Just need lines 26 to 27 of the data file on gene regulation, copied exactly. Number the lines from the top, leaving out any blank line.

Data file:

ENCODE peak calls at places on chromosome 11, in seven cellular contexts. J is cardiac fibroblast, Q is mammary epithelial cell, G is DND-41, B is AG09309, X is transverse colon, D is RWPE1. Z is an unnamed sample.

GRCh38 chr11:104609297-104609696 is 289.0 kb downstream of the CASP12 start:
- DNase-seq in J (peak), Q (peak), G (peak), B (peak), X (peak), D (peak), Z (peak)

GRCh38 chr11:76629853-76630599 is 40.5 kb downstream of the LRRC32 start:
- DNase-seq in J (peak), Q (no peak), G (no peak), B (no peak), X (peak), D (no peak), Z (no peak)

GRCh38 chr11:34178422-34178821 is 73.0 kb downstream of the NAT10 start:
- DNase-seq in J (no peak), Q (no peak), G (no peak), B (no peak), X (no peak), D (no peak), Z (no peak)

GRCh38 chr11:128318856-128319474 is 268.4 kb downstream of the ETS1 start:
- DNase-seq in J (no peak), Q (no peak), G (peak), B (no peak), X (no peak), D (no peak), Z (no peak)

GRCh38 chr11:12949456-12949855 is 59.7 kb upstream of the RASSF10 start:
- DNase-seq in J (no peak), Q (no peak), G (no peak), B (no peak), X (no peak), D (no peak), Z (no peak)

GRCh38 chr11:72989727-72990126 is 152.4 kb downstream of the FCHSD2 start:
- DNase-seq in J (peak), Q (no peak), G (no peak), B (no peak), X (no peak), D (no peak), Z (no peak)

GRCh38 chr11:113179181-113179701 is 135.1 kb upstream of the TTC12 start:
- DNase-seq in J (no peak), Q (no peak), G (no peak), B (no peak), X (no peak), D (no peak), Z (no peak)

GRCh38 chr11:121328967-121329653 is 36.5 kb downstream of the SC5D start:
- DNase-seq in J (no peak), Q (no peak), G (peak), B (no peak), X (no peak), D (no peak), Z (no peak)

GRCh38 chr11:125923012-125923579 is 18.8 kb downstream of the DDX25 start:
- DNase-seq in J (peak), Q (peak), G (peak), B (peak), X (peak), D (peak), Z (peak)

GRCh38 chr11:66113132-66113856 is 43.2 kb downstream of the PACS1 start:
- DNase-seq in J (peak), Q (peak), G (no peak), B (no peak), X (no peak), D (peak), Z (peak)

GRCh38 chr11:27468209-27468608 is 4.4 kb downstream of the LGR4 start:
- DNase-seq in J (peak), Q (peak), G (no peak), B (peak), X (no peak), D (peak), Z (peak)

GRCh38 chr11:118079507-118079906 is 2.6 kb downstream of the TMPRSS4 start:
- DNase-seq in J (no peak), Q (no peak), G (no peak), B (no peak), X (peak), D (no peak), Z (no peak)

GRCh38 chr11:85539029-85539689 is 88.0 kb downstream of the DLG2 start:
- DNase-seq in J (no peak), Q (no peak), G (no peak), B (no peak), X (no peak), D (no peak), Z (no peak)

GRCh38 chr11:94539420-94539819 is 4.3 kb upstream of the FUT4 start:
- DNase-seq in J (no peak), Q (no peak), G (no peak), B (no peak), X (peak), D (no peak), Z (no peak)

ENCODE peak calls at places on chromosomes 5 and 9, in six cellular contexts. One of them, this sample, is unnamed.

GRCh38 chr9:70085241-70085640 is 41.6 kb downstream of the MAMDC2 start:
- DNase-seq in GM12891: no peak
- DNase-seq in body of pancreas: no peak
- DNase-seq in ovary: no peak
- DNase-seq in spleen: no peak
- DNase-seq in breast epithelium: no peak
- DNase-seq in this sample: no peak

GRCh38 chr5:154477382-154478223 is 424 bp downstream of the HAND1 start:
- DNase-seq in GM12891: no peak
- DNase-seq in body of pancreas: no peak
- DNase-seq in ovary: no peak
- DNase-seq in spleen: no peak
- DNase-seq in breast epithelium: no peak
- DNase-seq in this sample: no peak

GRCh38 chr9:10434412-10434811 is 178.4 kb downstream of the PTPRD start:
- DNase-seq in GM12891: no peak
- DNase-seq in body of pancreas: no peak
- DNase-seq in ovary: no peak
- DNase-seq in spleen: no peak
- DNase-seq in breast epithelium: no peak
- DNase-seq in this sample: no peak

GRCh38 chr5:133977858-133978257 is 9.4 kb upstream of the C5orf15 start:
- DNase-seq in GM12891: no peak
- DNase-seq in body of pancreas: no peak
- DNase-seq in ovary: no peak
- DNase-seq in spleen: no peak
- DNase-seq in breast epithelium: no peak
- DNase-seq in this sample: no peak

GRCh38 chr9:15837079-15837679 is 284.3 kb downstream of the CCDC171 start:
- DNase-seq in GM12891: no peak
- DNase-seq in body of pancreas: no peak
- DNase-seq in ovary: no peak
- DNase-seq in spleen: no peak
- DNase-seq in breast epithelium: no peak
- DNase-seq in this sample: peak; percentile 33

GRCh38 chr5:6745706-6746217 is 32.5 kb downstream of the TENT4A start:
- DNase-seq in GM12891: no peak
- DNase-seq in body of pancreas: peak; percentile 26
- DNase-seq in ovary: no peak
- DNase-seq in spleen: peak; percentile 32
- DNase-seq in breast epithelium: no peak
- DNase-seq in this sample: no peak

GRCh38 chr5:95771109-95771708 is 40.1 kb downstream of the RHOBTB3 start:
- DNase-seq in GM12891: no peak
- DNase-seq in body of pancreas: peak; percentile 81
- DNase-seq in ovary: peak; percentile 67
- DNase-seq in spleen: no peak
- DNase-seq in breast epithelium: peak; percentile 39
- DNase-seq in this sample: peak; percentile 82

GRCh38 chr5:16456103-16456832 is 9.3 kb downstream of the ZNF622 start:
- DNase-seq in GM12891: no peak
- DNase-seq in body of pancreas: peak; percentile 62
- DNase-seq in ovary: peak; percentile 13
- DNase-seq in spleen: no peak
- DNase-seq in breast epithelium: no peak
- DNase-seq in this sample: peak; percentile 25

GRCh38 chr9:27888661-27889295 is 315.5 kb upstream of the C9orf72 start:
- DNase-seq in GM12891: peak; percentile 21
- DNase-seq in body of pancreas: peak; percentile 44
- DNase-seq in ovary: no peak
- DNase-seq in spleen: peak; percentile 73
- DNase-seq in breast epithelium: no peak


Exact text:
GRCh38 chr11:85539029-85539689 is 88.0 kb downstream of the DLG2 start:
- DNase-seq in J (no peak), Q (no peak), G (no peak), B (no peak), X (no peak), D (no peak), Z (no peak)